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  9. Maxitoutwriter
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    Maxitoutwriter Member

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    I think I got through it now!
     
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  10. Atari
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    Atari Active Member

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    I have dreaded scenes before for largely the same reason: I have no idea how they should interact, what should be said, or I have virtually no knowledge of the subject, which causes me to fear writing an entire page of nonsense.

    If you have the stomach for it, you always have the opportunity to write it anyway, aimlessly splattering words on the page with the thin hope that it will be logical; then posting it on a forum so that it can be shredded asunder until you are a qivering, horrified, but more knowledgable, husk.
     
  11. GingerCoffee
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    GingerCoffee Web Surfer Girl Contributor

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    I'm procrastinating writing an intense couple scenes in my book. They are key scenes. I'm not dreading the scenes as my philosophy is, whatever my writing skill deficiency, I can learn.

    What I am concerned about is turning off a sub-section of readership. Torture scenes turn me off. A friend of mine had reviews where a lesbian sex scene turned reviewers off. My scenes involve sexual slavery and rape. I don't want the scenes to sound hokey, and they need to be credible. I have a lot of work to do learning how to write those scenes.
     
  12. DeathandGrim
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    DeathandGrim Contributing Member

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    There are parts of my story that have to happen and events too. Some of which deviate from the plan I had, it scares me, but just write it as close to your plan as possible.
     
  13. JetBlackGT
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    JetBlackGT Contributing Member

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    I dread writing the emotionally exhausting scenes. The crushingly sad ones that leave you sobbing and aching for the character. I have one scene that I have put off for three books, it's that bad. Deeply sad and I am not looking forward to it. There is one scene that I have only edited once. It is a snippet of a scene where a three year old girl asks if her father is going to die in the upcoming conflict.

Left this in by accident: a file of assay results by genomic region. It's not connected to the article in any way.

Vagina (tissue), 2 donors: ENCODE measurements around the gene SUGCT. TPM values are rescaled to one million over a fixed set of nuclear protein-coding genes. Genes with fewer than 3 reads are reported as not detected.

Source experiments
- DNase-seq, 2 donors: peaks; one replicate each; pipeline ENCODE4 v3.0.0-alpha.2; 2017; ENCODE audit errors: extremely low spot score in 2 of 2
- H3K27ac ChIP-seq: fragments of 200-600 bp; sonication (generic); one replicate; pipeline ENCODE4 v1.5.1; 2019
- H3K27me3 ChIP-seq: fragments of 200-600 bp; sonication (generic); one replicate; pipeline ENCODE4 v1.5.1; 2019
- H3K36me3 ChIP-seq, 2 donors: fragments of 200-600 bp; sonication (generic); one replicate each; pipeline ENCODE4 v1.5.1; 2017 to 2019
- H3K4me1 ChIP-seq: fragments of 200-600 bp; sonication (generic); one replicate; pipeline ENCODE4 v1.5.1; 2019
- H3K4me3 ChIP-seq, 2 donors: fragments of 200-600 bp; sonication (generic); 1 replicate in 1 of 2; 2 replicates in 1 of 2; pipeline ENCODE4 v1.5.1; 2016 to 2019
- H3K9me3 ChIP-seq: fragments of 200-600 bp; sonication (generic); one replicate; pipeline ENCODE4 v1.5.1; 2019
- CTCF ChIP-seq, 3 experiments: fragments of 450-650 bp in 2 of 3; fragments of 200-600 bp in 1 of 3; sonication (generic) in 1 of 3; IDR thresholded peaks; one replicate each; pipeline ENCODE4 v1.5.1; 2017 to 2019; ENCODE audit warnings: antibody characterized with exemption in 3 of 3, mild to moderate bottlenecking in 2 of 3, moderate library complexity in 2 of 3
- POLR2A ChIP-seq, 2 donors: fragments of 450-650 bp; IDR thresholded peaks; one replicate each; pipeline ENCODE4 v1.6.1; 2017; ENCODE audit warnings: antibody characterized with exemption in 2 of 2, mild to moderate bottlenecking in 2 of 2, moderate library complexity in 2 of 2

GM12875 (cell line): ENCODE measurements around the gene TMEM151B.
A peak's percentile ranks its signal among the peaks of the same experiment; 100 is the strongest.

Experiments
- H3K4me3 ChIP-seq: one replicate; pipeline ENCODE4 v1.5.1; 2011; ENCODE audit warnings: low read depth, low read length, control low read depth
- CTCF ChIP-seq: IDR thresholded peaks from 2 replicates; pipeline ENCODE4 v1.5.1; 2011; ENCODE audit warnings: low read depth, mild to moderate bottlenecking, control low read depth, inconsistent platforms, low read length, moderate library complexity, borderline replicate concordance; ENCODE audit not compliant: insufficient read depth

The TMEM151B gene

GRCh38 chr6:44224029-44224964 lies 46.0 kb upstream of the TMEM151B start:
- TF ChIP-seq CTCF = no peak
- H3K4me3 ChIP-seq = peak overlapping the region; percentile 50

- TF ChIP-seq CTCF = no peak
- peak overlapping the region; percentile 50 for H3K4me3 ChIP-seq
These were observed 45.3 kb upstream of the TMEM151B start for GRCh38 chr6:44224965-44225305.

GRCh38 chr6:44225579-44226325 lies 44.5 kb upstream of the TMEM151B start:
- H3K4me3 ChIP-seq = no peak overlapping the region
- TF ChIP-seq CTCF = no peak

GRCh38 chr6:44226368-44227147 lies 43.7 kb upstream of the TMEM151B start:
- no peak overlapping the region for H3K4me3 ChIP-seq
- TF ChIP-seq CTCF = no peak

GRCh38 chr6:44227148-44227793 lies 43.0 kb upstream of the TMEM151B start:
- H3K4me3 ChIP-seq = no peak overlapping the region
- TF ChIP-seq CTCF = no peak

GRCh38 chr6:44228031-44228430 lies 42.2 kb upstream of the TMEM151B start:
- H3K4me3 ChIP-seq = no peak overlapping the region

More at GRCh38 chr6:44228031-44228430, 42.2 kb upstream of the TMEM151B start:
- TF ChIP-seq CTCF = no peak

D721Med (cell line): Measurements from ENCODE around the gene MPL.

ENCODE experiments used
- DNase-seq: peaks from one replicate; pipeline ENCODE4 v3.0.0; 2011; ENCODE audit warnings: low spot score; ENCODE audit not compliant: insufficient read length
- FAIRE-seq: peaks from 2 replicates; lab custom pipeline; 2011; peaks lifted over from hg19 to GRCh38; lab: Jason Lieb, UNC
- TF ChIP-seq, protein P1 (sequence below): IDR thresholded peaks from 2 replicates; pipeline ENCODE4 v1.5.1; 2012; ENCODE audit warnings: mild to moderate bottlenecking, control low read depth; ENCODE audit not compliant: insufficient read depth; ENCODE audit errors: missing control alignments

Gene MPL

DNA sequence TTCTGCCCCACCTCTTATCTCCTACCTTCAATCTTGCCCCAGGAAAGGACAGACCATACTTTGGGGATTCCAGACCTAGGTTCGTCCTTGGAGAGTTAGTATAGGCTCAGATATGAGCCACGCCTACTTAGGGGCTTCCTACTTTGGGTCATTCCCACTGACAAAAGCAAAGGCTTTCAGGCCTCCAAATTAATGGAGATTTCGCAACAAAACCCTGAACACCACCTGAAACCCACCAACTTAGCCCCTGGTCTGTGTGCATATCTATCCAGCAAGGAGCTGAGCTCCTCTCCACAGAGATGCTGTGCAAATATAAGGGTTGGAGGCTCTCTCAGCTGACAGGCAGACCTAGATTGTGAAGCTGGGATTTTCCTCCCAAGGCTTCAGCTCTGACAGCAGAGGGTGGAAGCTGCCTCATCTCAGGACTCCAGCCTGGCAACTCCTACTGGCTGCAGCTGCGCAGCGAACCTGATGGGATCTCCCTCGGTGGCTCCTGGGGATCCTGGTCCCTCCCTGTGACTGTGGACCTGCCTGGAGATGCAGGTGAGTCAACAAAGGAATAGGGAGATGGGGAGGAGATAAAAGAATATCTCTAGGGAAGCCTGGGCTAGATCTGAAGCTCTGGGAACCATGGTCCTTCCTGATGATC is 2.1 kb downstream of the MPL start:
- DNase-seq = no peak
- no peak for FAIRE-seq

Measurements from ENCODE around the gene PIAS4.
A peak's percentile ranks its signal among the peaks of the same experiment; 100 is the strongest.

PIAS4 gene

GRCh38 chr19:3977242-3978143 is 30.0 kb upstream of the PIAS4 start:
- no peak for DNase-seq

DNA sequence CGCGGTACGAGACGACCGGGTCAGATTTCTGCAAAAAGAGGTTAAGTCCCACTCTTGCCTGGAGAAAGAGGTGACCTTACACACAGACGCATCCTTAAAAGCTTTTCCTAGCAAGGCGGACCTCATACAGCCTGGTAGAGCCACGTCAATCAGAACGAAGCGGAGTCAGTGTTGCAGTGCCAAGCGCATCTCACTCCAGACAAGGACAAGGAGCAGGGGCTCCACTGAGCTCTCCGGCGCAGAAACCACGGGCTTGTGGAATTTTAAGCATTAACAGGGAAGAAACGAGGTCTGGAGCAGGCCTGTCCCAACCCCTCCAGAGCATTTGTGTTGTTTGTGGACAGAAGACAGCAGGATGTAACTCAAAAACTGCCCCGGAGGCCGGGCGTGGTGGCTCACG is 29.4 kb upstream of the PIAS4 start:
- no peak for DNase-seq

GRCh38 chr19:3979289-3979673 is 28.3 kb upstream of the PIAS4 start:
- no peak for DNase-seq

"Are you going to die daddy?"

    Everyone who has read that part said they bawled. GOOD! That was the intent and I'm glad it doesn't only affect me that way.

    Write those scenes. They are what makes the book great. Dobby? Dumbledore? WILSON!
     
  14. T.Trian
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    T.Trian Overly Pompous Bastard Staff Supporter Contributor

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    I have only ever dreaded one scene. It's in our current WIP and I remember when we wrote the first draft a few years ago, how I stalled and stalled because I just didn't want to go there, but I also felt compelled to do it because I knew it had to be there and that it would work, it would serve the story.

    What made me uneasy was the content even though I can read / write explicit violence (guts and all) and sex (of all orientations) all day: it's not particularly graphic or gory (a lot of the stuff that goes on is implied or alluded to), but the sexual violence in it, the pain and humiliation the characters go through is... well, pretty harsh.
    In the end I just sat down alone and churned it out in one go. Afterwards I felt sad and sick to my stomach. When we started working on the next draft, we skipped that part and @KaTrian sometimes still prefers to skip it and I'd like to, but like all other scenes, it too still needs some work, so I just put aside my feelings and bite the bullet. Nowadays I'm pretty desensitized, so it doesn't bother me much anymore, but if I focus on it, read it like I would someone else's book, it still stings.